NUMBER OF TREES NECESSARY FOR RELIABLE RESULTS.
Fig. 2.—Monthly and yearly precipitation at Prescott and size and character of rings.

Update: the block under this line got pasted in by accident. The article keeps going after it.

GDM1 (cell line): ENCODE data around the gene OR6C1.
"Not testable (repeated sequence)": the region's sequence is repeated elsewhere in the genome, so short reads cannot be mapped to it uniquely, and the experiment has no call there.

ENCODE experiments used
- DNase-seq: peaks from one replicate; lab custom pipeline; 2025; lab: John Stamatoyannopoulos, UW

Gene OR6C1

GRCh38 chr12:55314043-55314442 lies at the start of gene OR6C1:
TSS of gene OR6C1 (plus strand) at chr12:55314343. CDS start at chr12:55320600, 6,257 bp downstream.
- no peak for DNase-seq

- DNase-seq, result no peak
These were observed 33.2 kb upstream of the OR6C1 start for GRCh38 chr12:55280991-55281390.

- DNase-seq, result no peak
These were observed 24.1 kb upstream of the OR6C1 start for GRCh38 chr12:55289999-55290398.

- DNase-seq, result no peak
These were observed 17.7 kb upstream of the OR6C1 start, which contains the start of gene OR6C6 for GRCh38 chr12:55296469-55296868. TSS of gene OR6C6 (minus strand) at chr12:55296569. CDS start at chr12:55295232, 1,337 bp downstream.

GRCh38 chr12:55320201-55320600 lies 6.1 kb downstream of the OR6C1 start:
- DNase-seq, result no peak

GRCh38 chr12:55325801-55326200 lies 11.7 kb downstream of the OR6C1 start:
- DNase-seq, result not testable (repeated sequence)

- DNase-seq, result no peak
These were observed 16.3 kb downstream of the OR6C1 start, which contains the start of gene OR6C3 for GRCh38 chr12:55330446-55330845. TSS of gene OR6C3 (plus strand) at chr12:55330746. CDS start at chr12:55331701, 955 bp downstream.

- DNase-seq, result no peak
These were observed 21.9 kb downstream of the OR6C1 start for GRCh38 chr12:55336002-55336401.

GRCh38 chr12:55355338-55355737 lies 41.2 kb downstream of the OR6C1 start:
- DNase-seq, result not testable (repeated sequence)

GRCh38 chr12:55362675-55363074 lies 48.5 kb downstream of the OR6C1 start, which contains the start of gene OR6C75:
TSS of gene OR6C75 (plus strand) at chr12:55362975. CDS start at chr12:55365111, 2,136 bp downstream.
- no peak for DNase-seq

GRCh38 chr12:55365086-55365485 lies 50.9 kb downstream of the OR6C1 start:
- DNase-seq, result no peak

In seeking the best curve of tree-growth which a given locality can supply, it might be thought at first that a very large number of trees must be obtained in order to get an average, but experience has shown that the number may be very small. In order to test the accuracy obtained from a small number of trees, a comparison was made between large groups and small. Of the original 25 trees in the first Flagstaff group, 19 were subjected to very careful cross-identification. Averages were then obtained of the oldest 5, going back about 400 years, the oldest 10 (350 years), the oldest 15 (300 years), and the entire 19 reaching back only 200 years. Finally, the record of the oldest 2 was carried back fully 500 years. On plotting the groups of 15, 10, and 5 with its extension of 2, it became immediately evident that 5 trees gave almost the same growth as 15, even to small details. Between these 5 and the oldest 2 taken by themselves the agreement was not quite so perfect, yet was so close that errors thus introduced would not affect the curves. It must not be taken for granted without test that this remarkable agreement between very small groups of trees is true necessarily for other trees or even for